I would like to change my town and words to reflect his actions, and not his overall attitude. I would like to start saying, “That is not how we do things here. We say, “M– could I have my train back, or ask mommy for help.”

I hope this helps him realize that he is not a bad person. I worry that if he feels like he is a bad or mean person that he will start doing bad and mean things just because he thinks that is what he is supposed to be. A self-perpetuating cycle. I feel that he has been pushing more lately, and I hope that by changing my response we will see a difference in his responses.

I did get this inspiration from the John Holt book, Teach Your Own. I finished reading it, and you can find my review on my other blog.

Adventures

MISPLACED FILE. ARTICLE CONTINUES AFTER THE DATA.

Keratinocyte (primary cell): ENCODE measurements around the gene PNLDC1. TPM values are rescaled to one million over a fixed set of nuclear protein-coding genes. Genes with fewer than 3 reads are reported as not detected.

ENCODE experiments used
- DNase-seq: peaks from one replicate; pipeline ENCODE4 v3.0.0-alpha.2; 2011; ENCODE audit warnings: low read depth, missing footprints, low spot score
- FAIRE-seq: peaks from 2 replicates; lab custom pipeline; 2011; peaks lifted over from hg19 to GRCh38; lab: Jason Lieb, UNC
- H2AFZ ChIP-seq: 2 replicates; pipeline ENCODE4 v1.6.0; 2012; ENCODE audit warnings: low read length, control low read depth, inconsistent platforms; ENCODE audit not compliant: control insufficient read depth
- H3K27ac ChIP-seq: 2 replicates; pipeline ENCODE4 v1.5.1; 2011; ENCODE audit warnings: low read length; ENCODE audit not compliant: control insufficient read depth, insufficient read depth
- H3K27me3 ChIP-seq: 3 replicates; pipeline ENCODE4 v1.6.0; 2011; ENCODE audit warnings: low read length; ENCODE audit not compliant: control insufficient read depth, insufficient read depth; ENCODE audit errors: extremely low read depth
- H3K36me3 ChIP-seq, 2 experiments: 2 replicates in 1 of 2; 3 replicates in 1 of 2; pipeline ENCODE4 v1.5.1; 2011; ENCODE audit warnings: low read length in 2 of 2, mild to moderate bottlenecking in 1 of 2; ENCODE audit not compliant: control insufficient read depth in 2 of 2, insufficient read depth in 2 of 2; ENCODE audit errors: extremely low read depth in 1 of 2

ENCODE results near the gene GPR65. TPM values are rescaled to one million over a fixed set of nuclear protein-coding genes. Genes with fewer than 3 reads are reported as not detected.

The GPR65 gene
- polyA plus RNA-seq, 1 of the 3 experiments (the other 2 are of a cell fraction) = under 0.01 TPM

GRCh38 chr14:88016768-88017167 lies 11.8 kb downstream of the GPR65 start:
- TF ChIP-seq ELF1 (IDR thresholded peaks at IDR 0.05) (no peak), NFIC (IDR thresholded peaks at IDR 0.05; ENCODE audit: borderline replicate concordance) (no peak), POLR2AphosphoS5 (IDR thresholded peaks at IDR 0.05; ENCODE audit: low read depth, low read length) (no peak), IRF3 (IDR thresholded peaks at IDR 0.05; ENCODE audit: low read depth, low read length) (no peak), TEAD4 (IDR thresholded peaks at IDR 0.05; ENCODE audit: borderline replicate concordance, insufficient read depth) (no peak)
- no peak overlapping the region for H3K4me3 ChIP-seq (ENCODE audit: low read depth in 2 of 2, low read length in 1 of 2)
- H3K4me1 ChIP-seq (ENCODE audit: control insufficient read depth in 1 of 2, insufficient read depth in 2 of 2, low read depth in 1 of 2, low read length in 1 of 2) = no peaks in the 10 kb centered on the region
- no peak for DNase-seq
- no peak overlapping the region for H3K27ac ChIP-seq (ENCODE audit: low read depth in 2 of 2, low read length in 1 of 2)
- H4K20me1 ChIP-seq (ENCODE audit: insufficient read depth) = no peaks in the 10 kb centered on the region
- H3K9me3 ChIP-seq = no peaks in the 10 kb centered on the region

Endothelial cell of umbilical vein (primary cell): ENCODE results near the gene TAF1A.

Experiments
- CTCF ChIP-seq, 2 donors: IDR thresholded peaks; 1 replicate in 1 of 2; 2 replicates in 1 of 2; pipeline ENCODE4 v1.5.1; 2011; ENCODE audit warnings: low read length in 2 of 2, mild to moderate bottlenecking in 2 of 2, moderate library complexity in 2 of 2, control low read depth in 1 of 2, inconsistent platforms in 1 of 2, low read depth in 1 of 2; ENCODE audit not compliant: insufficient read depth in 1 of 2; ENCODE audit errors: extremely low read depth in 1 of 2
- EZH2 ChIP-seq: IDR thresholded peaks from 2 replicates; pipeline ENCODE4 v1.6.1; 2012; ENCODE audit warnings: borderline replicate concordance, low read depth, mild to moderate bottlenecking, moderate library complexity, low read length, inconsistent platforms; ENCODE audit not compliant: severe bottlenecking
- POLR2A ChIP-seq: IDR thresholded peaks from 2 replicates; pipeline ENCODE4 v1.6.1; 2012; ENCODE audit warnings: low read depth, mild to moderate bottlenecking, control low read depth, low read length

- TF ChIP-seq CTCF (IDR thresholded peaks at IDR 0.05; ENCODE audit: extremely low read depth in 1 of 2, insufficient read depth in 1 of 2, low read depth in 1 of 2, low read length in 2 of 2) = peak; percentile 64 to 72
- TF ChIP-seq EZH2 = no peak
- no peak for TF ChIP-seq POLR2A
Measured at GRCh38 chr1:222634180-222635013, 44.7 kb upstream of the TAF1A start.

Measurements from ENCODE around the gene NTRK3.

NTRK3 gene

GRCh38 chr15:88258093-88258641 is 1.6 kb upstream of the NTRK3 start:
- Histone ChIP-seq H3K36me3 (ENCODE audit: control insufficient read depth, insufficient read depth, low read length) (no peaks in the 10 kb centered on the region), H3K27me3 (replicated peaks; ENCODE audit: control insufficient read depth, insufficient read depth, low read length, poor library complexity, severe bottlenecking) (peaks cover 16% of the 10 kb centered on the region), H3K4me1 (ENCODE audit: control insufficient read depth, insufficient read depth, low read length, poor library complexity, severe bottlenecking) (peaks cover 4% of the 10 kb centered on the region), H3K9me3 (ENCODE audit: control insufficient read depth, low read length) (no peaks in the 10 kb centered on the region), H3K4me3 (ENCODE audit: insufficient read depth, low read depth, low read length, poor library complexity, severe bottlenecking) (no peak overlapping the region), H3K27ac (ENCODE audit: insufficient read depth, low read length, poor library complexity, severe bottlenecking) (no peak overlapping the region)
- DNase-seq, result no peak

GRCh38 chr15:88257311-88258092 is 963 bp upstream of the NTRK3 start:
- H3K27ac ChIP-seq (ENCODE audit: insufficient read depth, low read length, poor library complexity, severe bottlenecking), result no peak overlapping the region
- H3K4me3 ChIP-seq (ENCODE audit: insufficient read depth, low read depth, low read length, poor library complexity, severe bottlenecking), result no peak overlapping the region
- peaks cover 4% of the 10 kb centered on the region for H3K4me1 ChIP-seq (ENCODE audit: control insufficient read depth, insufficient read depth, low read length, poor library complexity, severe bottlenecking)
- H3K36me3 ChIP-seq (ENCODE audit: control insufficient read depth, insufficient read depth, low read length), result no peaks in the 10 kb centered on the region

Pike Place Farmer’s Market

Last week we went to the Pike Place Farmer’s Market.

In Teach Your Own: The John Holt Book Of Homeschooling he says to be wary of going on field trips for field trips sake. He emphasizes that your children will learn more and better if it’s something they or you are interested in, or if it’s necessary to go.

(I’m still working my way through the book, but it is not quite as inspiring as I found Learning All the Time to be. This is because some of the anecdotes are the same and Teach Your Own is less John Holt and more just letters from parents to his Growing Without Schooling magazine. )


Well we had to go to the Farmer’s market at Pike Place for two reasons:

1. That is where Bavarian Meats, the only German store and deli that I am aware of in this area is located.

2. We needed to buy some local honey.

Also as a bonus reason, we were out of fruit at home.

The boys both enjoyed the trip.

We parked at the Target because it is free if you spend at least $20 at Target, and we needed towels and underwear for Daddy.

Then we walked one block and found ourselves at the market. First stop was the honey, which was quick and easy.